The taxpayer was a contractor who was in business for over 25 years. He then started to attend meetings from Paradigm Education Group after talking to a friend. Unbeknown to him, his life was about to take a turn for the worse.
From early 2006 onward, although the taxpayer was still conducting work as a contractor, he started to characterize what he was doing as a “non-commercial personal endeavour” and stopped reporting this income in his tax returns. Because he characterized this income as a personal endeavour, he took the view that it was no longer a taxable “source of income”. The Canada Revenue Agency (“CRA”) reassessed him for the 2009, 2010 and 2011 taxation years for unreported income of $178,274, $196,490 and $250,392, respectively, and imposed on top of that gross negligence penalties.
In his decision, D’Arcy J. wrote:
34 The Appellant’s position is that during the relevant years he undertook the activities relating to the installation of windows and doors as a personal endeavour and thus those activities do not constitute a source of income under the tests set out in Stewart. Another way of looking at this argument is that a taxpayer can elect not to be subject to income tax by declaring his subjective intention to carry on activities such as those in question here as a personal endeavour. […]
40 On the objective facts before me, it is clear that the activities of the Appellant relating to the installation of windows and doors and providing carpentry work were undertaken in pursuit of profit. The activities contained no elements that would suggest that they should be considered a hobby or other personal pursuit. In fact, the Appellant admitted on cross-examination that the activities were not a charity or a hobby. The activities were clearly commercial; they contained no personal elements. […]
42 Further, the activities were exactly the same activities as the activities the Appellant carried on before April 21, 2006. The Appellant treated the activities carried on prior to April 21, 2006 as producing income from a business.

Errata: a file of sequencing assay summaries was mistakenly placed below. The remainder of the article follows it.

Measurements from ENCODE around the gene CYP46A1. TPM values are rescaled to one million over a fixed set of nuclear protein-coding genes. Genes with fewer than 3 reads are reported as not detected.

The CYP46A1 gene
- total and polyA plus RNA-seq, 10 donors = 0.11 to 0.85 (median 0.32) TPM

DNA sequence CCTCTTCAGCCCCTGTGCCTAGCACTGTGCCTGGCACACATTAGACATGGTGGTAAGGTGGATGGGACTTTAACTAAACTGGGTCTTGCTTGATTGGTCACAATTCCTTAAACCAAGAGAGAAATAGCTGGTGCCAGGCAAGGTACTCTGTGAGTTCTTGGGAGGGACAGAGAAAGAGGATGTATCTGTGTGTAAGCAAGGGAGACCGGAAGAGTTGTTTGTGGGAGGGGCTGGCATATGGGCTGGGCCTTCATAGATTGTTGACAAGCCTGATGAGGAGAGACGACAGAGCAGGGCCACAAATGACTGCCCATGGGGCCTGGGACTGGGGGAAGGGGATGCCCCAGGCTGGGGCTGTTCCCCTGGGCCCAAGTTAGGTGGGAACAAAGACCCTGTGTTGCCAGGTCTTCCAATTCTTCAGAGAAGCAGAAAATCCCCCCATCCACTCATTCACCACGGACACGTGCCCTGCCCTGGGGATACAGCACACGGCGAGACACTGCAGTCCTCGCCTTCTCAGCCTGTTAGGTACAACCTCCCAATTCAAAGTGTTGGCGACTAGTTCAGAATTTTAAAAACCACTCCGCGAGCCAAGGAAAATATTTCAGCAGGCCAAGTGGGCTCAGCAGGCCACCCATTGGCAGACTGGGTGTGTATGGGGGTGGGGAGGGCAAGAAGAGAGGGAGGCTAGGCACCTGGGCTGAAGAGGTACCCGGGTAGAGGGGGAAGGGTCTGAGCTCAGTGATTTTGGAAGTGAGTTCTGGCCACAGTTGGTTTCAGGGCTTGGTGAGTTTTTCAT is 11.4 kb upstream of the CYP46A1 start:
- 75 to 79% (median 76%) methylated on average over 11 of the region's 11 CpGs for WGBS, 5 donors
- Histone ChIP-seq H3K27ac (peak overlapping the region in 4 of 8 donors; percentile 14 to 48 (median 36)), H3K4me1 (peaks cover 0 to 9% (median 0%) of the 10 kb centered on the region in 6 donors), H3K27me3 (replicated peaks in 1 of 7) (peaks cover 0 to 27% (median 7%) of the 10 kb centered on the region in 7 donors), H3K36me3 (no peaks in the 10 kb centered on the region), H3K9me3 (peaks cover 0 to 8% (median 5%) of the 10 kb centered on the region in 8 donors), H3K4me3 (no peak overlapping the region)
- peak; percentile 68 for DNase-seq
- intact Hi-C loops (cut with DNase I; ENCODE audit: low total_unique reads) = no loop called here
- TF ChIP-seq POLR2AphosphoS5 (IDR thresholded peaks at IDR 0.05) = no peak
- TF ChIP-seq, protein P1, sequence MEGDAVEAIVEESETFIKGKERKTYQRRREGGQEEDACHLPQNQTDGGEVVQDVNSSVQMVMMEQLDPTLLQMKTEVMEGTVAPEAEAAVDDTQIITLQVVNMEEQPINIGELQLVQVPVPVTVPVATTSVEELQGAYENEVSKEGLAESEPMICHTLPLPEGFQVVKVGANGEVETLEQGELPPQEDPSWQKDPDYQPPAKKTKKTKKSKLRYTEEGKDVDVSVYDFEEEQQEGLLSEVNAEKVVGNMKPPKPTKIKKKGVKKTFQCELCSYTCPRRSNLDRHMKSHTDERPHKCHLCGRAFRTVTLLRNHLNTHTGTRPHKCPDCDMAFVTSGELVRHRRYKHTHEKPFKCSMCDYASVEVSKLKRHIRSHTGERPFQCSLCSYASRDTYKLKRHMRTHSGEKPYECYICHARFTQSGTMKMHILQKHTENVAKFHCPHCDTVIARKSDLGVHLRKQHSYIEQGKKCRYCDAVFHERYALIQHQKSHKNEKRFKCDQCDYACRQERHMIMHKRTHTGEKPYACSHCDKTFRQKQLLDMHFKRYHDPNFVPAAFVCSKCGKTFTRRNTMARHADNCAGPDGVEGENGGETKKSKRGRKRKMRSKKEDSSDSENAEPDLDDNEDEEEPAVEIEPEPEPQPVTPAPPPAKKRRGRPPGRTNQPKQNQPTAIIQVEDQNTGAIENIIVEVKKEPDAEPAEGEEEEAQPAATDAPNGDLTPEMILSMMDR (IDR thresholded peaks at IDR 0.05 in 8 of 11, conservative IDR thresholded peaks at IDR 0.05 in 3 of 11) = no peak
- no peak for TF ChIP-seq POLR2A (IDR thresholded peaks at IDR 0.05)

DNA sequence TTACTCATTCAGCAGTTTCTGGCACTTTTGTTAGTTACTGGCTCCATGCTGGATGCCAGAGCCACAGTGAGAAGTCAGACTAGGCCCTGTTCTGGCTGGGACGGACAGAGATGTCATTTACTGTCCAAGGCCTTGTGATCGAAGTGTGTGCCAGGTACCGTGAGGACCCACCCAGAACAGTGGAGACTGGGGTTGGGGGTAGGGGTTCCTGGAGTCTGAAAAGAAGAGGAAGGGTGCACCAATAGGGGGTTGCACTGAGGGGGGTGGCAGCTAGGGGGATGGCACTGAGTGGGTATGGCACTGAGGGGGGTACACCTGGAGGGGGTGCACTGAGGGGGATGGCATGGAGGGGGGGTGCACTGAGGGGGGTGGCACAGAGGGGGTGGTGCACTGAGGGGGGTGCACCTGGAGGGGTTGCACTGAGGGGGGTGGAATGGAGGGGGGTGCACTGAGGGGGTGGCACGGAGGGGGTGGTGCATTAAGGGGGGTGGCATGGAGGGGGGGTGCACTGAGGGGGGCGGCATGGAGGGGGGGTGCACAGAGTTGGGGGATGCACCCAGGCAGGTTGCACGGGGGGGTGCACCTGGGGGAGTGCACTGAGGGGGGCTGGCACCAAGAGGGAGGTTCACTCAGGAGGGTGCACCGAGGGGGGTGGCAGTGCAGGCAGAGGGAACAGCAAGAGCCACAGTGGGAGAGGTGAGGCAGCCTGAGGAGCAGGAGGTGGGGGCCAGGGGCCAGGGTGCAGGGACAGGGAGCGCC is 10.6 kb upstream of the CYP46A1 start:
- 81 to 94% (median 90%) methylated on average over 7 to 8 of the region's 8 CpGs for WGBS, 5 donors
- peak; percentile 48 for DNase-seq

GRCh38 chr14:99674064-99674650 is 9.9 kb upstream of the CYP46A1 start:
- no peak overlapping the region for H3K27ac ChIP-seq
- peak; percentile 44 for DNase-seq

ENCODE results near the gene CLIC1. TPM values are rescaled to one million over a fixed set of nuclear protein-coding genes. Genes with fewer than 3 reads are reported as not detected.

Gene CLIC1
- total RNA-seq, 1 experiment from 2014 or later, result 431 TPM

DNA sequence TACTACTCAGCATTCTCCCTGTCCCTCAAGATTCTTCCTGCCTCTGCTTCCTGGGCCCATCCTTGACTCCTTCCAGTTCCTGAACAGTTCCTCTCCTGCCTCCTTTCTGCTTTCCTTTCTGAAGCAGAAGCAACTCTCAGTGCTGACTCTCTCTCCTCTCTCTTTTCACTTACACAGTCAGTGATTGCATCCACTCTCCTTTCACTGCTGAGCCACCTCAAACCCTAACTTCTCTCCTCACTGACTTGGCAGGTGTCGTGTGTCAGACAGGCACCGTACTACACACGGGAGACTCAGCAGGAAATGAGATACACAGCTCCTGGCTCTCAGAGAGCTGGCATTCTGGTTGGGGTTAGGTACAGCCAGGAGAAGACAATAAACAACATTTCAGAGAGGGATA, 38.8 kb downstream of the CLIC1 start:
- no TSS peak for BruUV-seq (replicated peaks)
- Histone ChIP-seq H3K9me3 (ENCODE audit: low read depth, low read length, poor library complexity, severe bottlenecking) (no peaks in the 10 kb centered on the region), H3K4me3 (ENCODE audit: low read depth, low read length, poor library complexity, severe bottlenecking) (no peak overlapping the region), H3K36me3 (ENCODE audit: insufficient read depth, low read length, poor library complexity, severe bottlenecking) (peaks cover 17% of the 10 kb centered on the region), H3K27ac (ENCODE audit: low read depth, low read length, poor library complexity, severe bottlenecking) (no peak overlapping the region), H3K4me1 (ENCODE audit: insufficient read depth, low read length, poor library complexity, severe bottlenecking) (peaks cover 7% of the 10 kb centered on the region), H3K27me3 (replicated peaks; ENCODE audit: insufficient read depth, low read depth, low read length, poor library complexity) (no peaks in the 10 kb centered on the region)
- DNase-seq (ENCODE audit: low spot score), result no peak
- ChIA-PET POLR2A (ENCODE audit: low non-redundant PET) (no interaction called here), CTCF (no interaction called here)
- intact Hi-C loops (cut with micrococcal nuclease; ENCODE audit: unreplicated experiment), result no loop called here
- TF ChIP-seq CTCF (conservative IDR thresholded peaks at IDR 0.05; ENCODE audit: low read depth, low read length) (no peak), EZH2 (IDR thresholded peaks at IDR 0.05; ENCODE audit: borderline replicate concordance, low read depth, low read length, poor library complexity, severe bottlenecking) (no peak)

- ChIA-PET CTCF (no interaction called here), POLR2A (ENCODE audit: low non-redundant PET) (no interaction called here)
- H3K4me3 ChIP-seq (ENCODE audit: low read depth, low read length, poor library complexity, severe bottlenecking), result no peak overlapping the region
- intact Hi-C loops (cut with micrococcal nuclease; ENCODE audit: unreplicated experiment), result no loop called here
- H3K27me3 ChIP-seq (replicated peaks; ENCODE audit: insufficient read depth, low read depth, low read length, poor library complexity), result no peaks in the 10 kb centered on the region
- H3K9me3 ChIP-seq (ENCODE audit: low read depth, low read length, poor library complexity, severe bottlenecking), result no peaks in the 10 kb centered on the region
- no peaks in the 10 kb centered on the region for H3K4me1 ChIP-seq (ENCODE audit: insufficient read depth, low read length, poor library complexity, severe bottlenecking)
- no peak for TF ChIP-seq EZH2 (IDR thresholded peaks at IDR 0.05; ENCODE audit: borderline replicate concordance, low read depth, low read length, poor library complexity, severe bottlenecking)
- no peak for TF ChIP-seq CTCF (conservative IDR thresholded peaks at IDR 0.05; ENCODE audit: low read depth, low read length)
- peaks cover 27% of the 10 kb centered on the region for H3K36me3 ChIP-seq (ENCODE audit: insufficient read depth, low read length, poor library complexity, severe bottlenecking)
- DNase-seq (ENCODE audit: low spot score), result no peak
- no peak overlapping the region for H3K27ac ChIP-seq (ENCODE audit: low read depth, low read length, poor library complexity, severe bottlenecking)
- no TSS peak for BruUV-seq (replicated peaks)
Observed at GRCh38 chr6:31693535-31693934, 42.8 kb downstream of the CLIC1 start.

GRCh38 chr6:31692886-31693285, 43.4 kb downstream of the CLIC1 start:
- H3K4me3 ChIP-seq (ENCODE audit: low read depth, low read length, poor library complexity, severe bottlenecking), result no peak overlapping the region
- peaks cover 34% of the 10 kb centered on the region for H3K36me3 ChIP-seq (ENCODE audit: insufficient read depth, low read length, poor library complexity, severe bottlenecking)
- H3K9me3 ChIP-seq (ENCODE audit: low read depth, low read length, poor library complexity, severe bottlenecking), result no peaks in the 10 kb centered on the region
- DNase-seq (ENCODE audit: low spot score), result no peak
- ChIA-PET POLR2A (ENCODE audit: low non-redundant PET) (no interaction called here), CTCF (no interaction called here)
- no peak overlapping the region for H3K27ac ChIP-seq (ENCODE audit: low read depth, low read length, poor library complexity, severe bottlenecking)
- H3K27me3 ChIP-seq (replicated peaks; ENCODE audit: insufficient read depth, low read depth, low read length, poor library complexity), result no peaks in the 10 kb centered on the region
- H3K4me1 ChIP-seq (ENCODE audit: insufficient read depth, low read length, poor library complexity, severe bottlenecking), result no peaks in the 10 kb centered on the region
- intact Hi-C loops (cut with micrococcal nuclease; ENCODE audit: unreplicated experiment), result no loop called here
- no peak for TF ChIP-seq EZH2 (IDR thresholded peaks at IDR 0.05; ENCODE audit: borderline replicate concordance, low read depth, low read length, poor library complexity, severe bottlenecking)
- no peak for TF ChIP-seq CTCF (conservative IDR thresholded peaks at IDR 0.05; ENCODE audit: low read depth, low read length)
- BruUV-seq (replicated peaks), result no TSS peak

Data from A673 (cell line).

In short, the case couldn’t be clearer that the taxpayer was carrying on a business, except for his personal belief that he wasn’t.
With regard to the gross negligence penalties, D’Arcy J. wrote:
53 The Appellant carried on exactly the same business before and after April 21, 2006; however, he chose to stop reporting the income from the business after April 21, 2006. The Appellant is an intelligent individual who made a conscious decision to stop reporting his income from the Contracting Business and to use Mr. Stanchfield’s nonsensical argument to try to support the failure to report his income. As a result, the Appellant knowingly made a false statement or omission in his returns.
54 It is also my view that the Appellant made the false statement or omission in each of his 2009, 2010 and 2011 tax returns in circumstances amounting to gross negligence. […]
61 A reasonable person presented with Mr. Stanchfield’s nonsensical argument would immediately realize that there was something wrong with it. A person cannot suddenly elect to have his income from a business not be subject to tax.
62 The Appellant carried on the same activity after April 2006 as he carried on before, yet he takes the position that the activity became non-taxable in April 2006. This is patently absurd. In my view, a reasonable person would not believe that an activity of a commercial nature, such as the provision of contractor services, would suddenly become non-taxable because the provider of the services decided to label the provision of the services as a “personal endeavour”. [Emphasis added.]
In light of the fact that D’Arcy J. was presented with such “nonsensical” and “patently absurd” arguments, it was not hard for him to find that the taxpayer was “wilfully blind”, which is generally understood as subjectively knowing that the statements made in the tax returns were probably false but deliberately choosing not to make further inquiries because subjectively knowing or strongly suspecting that the inquiries would corroborate the knowledge that the statements were indeed false.
In the end, the taxpayer had to pay the taxes he owed, plus the gross negligence penalties, plus the accrued interest, plus the court costs. His appeal to the Federal Court of Appeal was also dismissed, with costs.
The worst in all this is that the taxpayer admitted in cross-examination that he consulted an accountant and a tax lawyer, who both disagreed with what he was doing. Yet, he still went ahead with it. This is stubbornness pushed to the extreme.